LESSONS IN SURVIVAL FOR CHILDREN OF WAR
by Julia Spry-Leverton
Kigali -- Thomas, seven, and Marcel, nine, meet at the street corner beside a heap of rotting garbage thrown out from Kigali's central market. The two boys have been friends since they began devising survival strategies for living off the streets of Rwanda's capital.
Both boys are from the country. Accustomed to the slow pace and strong family ties that characterise rural life, they had to adapt quickly to the city's rapid pulse and harsh realities.
Like many children joining the ragged clusters of Kigali's homeless, Thomas and Marcel are victims of Rwanda's 1994 war, which left nearly 100,000 children orphaned or separated from their parents.
Both boys fled their villages when ethnic massacres killed their parents. They walked for days to reach the city.
Marcel recounts the story of his recent life in five short lines: "I ran away from my village when the soldiers came. I walked to the city with many people on the roads. I came to get food from outside the market. I get money now from selling nuts, and sometimes I buy eggs to sell. I sleep in the market hall."
Thomas makes a living picking over the garbage for things to eat or sell. Marcel started out that way, but has made enough cash to buy eggs or peanuts, which he hawks around the market. They both go barefoot and wear ragged clothes.
Estimates of the numbers of children working - and often sleeping rough - on the streets of Kigali range from 600 to 4,000, depending on whether or not the children are documented.
To address the problem, the government issued a circular nationwide advising city residents and visitors to refrain from handing out coins to the children.
It suggests channeling charity "through relevant institutions or organisations." But such organisations are a rarity, providing for only a fraction of the need.
Clinging to one of Kigali's steep hills are three huts that function as a job-skills training centre for street children. The Centre d'Acceuil, or Welcome Centre, caters for teenage boys. It is funded by Caritas, a Catholic aid agency, and run by the Dominican order.
Here, in addition to playing sports and continuing their education, boys learn skills such as carpentry, horticulture and tailoring. They are given lunch once a week, after Friday morning's strenuous horticulture session.
"They use the afternoons to earn money for food," says Father Didier, a Swiss Dominican monk, who heads the centre. But, as Didier explains, it is becoming harder for the boys to earn a few cents from odd jobs as they compete with increasing numbers of children working their territory.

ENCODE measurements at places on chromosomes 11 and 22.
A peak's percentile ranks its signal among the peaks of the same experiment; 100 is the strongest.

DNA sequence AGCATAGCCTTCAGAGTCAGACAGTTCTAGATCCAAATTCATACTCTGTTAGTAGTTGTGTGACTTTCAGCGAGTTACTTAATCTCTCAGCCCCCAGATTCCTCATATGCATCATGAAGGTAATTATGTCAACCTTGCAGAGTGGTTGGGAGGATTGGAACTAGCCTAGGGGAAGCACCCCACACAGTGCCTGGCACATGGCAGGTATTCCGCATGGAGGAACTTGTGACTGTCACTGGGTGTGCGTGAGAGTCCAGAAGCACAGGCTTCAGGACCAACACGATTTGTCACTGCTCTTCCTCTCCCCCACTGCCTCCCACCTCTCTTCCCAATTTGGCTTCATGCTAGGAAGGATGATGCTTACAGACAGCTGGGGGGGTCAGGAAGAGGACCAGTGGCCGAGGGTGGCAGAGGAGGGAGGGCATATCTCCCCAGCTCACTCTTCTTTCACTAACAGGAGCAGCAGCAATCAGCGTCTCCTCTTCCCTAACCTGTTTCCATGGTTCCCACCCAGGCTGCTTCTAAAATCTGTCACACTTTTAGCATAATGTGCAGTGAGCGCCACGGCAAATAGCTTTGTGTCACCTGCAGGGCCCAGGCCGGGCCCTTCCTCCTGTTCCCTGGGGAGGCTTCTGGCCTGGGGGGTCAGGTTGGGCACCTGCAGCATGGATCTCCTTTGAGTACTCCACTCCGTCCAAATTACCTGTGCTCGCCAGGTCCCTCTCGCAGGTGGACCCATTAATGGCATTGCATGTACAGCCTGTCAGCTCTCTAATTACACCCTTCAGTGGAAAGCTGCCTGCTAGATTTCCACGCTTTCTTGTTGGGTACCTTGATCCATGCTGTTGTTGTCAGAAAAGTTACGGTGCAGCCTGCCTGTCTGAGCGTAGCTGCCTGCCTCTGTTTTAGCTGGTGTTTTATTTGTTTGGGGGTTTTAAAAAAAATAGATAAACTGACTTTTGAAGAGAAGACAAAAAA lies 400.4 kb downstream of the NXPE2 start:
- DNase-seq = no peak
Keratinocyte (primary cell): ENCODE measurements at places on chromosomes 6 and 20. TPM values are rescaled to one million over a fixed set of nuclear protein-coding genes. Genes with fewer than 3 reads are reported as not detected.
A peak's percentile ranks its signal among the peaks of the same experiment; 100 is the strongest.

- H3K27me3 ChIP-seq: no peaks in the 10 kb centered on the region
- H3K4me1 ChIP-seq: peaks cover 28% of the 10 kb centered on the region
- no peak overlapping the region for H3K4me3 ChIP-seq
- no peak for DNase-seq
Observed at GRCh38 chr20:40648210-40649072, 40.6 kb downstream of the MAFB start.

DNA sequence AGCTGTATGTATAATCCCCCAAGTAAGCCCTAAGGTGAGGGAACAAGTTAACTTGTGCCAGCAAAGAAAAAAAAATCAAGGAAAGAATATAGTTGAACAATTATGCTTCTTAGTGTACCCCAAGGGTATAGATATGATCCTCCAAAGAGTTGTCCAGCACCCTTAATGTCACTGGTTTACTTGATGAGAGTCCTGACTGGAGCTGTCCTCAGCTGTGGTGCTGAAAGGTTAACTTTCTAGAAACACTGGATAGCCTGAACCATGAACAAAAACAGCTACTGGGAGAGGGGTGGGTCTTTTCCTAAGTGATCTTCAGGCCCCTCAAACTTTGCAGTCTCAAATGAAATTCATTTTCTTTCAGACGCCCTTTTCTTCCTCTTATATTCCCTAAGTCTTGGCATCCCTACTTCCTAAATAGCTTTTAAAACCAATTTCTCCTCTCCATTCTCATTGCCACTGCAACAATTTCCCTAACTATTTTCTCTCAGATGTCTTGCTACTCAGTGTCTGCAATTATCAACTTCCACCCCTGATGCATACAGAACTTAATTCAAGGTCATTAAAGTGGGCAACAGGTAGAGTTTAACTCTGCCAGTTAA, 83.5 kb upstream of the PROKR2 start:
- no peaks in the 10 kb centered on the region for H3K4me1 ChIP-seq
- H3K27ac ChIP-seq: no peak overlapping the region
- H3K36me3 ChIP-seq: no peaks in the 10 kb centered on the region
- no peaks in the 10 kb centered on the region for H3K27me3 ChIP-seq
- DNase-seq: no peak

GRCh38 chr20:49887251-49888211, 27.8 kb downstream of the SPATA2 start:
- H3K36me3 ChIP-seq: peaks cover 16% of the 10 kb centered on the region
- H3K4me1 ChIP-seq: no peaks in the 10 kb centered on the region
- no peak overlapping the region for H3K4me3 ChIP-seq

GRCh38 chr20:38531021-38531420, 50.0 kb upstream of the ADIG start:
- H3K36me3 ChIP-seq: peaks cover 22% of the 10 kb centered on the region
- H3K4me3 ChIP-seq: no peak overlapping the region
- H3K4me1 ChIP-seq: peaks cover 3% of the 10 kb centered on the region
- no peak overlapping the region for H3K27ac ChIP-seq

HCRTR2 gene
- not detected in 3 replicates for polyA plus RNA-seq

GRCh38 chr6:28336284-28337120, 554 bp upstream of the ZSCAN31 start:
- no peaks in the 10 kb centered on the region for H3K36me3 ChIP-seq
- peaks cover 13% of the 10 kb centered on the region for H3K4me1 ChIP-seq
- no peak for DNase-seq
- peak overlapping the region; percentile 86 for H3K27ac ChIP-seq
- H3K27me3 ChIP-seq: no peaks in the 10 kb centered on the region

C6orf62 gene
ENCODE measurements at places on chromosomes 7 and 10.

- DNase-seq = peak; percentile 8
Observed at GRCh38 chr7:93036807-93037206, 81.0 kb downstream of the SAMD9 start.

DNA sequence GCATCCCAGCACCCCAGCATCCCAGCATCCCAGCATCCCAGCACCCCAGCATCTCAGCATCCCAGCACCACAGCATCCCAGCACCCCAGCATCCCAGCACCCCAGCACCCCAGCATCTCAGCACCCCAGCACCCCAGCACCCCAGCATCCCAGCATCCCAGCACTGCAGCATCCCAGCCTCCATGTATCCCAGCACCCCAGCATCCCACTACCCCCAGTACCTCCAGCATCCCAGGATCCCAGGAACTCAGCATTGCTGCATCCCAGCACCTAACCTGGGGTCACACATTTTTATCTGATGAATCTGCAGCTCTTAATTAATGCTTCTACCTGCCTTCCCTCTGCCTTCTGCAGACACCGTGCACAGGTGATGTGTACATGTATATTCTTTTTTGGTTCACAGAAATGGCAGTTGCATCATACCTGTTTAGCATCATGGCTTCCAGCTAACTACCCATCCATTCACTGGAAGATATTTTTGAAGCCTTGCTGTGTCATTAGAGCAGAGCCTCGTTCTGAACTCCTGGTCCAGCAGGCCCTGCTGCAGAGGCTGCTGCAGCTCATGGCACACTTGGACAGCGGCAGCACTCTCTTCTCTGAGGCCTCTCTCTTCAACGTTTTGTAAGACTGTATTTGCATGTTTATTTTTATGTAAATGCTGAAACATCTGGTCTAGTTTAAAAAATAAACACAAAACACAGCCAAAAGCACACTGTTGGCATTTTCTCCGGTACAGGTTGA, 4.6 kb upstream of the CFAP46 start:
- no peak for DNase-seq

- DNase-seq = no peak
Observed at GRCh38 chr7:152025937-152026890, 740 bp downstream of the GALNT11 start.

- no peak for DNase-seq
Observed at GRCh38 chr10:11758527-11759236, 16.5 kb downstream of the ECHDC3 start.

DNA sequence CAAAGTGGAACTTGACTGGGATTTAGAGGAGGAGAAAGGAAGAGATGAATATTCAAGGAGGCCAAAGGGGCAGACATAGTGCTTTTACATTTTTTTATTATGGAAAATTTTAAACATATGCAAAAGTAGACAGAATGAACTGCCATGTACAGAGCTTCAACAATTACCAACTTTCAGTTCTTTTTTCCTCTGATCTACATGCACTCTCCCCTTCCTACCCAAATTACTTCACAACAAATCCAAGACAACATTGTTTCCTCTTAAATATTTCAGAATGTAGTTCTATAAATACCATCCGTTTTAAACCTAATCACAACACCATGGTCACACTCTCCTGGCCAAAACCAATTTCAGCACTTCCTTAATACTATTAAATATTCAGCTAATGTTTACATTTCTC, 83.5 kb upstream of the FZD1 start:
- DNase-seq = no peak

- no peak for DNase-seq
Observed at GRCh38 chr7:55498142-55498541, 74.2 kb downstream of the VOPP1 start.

"We constantly emphasise the importance of the training they are receiving in a society which, under stress itself, takes a hard view of giving them any charity."
But even though up to 60 students are trained at a time, only about half take the courses seriously, says one of the teachers, John Nyirimanze.
"The discipline of regular study frequently eludes these boys," explains Nyirimanze, "because they are exposed to temptations on the street."
Among the worst of the temptations is glue-sniffing, a cheap thrill for many street children, who can rarely afford drugs or alcohol. Nyirimanze reports that the boys often arrive for their morning classes disoriented. Prolonged glue-sniffing can impair mental function.
Didier says the needs of street children far surpass the means to deal with them. "One drop of water in an ocean of need" is how he describes the current care provided.
As in most African cities, street children had become a fixture of life in Kigali well before the war broke out.
The first centre to cater for these children opened in 1988 with funds from Caritas. By 1993, Caritas had assisted two more, including a residential home for girls, accommodating 30 boarders. Children use the centres as clubs and for leisure activities, skills training and basic education.
Aid to street children was halted temporarily when one of the centres was attacked and some of the youngsters and staff killed during the 1994 massacres. But work began again later that year.
The number of street children is expected to rise as refugees and other people displaced by the war return to Kigali.
"Many of the adults travelling with one or more orphans or children separated from their families will find they cannot manage the extra mouths to feed in the expensive city and they will let the children go," says Ignace Munyaneza, a government social worker. "The existing centres for unaccompanied children will not be able to cope with the influx."
The United Nations Children's Fund (UNICEF), in partnership with the UN High Commissioner for Refugees, Save the Children and other relief groups, is working with the Ministry of Rehabilitation on plans to deal with the expected upsurge.
Didier would like to see more attention paid to the root causes of the problem - especially poverty and war.
"Ultimately," he says, "the solution for this society will have to be worked out here."
About the Author: JULIA SPRY-LEVERTON is a writer specialising in children's affairs in Africa.